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DBL%20Hendrix%20small.png College chemistry, 1983

Derek Lowe The 2002 Model

Dbl%20new%20portrait%20B%26W.png After 10 years of blogging. . .

Derek Lowe, an Arkansan by birth, got his BA from Hendrix College and his PhD in organic chemistry from Duke before spending time in Germany on a Humboldt Fellowship on his post-doc. He's worked for several major pharmaceutical companies since 1989 on drug discovery projects against schizophrenia, Alzheimer's, diabetes, osteoporosis and other diseases. To contact Derek email him directly: derekb.lowe@gmail.com Twitter: Dereklowe

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« The Breslow Chirality Paper Mess, Resolved | Main | Strangely Good Results in Diabetes and Cardiovascular Disease »

May 17, 2012

Is HDL Always "Good Cholesterol"?

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Posted by Derek

The failure of Roche's dalcetrapib has a lot of people wondering just what's going on with HDL as a cardiovascular drug target. And this isn't the first time - there have been a number of puzzling findings in the lipoprotein field that point out to us that we don't know nearly as much about this area as we might think. Many promising therapeutic ideas in it have turned out disastrously.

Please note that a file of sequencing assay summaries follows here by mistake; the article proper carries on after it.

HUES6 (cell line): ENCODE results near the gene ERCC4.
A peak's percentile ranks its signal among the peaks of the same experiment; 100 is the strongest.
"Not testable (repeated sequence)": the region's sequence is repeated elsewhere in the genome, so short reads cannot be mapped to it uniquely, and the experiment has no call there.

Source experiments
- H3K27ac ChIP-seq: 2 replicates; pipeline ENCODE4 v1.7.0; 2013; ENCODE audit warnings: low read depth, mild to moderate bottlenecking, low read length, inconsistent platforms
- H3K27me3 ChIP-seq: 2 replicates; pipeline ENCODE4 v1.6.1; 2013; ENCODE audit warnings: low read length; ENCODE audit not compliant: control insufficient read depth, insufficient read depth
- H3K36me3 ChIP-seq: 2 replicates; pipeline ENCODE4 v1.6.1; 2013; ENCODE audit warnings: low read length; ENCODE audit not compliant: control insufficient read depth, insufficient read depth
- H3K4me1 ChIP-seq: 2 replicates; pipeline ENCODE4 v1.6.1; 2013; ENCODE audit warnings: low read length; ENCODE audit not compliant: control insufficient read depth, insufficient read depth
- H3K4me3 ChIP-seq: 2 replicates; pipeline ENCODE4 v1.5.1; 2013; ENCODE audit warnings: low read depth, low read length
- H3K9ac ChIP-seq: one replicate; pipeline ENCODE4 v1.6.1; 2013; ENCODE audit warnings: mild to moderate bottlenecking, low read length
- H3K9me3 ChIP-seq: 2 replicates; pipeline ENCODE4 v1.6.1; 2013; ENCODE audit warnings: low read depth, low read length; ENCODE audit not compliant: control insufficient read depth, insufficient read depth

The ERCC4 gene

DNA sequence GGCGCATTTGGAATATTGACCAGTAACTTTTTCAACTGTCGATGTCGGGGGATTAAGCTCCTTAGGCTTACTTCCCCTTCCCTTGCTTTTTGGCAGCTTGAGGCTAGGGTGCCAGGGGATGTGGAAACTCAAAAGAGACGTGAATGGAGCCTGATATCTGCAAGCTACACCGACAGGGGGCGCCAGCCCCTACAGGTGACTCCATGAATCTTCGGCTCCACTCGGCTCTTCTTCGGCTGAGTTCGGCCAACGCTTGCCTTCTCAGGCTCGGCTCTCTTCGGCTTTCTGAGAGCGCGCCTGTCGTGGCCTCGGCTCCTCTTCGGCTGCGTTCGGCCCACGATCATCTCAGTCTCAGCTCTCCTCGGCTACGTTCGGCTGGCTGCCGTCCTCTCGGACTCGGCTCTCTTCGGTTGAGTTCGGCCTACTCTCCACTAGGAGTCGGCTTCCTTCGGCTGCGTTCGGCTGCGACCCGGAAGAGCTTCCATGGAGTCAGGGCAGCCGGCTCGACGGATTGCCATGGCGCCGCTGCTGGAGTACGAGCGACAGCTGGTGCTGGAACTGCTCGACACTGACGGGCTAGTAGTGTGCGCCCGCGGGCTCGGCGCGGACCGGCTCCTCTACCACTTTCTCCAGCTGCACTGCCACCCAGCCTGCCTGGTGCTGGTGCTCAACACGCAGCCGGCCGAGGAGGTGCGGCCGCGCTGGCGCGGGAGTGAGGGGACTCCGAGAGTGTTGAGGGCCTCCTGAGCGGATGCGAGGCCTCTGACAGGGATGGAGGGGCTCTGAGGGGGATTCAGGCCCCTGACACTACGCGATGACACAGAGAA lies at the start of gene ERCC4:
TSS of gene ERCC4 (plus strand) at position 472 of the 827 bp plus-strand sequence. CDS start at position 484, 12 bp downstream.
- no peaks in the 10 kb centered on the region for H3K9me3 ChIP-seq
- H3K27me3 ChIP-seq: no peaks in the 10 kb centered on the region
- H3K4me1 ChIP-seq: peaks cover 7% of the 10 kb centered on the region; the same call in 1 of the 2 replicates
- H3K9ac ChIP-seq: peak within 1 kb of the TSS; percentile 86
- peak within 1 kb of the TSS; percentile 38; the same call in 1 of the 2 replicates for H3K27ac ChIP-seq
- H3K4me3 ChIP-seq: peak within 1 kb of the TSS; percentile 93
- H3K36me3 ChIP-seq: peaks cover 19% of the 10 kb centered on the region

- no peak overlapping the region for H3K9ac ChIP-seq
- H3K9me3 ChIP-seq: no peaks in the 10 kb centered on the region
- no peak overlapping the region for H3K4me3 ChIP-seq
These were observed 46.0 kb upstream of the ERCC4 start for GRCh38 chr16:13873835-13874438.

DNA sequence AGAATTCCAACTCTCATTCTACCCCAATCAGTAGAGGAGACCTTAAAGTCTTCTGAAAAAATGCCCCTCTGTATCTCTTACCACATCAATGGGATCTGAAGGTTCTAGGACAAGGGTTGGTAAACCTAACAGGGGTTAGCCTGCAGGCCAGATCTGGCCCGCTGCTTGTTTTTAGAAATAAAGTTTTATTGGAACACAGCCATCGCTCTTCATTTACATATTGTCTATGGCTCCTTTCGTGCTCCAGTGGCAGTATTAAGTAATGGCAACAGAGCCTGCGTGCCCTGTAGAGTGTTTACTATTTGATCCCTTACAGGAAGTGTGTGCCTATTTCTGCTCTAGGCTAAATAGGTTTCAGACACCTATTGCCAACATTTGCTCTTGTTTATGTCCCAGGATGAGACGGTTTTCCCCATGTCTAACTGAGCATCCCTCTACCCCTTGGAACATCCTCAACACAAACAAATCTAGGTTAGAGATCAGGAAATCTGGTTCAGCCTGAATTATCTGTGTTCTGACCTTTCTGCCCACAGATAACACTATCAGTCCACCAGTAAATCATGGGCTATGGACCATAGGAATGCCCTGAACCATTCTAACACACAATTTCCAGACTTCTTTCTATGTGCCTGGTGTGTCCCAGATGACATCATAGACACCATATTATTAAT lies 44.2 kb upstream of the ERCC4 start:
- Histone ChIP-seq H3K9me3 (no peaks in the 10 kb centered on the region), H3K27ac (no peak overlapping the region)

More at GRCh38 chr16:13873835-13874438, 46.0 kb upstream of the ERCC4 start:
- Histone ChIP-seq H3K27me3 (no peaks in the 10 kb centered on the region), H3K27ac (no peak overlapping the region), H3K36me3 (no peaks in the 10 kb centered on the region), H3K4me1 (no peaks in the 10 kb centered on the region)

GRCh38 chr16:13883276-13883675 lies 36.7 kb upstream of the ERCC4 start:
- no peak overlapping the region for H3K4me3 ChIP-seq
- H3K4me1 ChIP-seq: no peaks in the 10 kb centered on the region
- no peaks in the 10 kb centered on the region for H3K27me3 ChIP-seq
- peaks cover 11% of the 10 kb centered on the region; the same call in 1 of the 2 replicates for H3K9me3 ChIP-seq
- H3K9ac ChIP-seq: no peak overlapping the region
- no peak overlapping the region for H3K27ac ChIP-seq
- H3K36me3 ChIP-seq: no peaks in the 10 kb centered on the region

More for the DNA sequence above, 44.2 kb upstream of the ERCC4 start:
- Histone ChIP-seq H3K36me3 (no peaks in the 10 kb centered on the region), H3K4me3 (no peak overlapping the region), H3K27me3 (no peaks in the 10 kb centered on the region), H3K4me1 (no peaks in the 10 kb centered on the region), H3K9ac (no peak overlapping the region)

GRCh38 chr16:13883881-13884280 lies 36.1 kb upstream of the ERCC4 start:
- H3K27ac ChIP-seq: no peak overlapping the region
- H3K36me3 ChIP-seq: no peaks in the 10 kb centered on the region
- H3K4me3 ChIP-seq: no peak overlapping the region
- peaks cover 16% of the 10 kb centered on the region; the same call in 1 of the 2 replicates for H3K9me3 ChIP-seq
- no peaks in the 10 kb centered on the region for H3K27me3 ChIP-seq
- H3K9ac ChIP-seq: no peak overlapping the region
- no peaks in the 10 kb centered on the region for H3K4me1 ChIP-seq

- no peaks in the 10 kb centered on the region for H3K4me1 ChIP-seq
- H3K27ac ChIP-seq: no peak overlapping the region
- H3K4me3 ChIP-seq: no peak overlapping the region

Now there's a new paper in The Lance that underscores this, and how. The authors have done large genome-wide association studies looking for polymorphisms that affect lipoproteins, and they're following those up with clinical data on cardiovascular outcomes. Untangling the effects of HDL, LDL, triglycerides and other factors isn't easy, but they did find one mutation that appears to raise HDL alone. Looking at the people carrying that one, they find that there's no amelioration of risk in them at all. That's as opposed to the mutations that lowered LDL levels, which were consistently associated with lower risks.

This doesn't (necessarily) mean that HDL is useless as a predictor of cardiovascular risk, but it definitely means that it isn't as simple as "HDL = Good Cholesterol!". What this means for things like CETP inhibition is anyone's guess.

Comments (13) + TrackBacks (0) | Category: Cardiovascular Disease


COMMENTS

1. NoDrugsNoJobs on May 17, 2012 11:40 AM writes...